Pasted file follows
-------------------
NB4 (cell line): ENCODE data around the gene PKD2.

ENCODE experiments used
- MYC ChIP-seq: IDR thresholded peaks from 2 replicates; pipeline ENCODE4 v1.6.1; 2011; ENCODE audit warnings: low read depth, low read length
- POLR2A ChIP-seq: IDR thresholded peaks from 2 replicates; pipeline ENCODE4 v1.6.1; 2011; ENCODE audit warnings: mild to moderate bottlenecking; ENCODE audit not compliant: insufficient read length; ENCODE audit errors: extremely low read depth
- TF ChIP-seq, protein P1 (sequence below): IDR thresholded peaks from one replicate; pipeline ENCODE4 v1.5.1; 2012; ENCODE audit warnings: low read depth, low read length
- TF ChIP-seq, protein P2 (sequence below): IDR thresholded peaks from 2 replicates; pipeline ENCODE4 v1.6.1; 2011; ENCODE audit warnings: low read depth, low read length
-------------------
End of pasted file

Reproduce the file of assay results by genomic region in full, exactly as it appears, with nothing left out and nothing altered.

NB4 (cell line): ENCODE data around the gene PKD2.

ENCODE experiments used
- MYC ChIP-seq: IDR thresholded peaks from 2 replicates; pipeline ENCODE4 v1.6.1; 2011; ENCODE audit warnings: low read depth, low read length
- POLR2A ChIP-seq: IDR thresholded peaks from 2 replicates; pipeline ENCODE4 v1.6.1; 2011; ENCODE audit warnings: mild to moderate bottlenecking; ENCODE audit not compliant: insufficient read length; ENCODE audit errors: extremely low read depth
- TF ChIP-seq, protein P1 (sequence below): IDR thresholded peaks from one replicate; pipeline ENCODE4 v1.5.1; 2012; ENCODE audit warnings: low read depth, low read length
- TF ChIP-seq, protein P2 (sequence below): IDR thresholded peaks from 2 replicates; pipeline ENCODE4 v1.6.1; 2011; ENCODE audit warnings: low read depth, low read length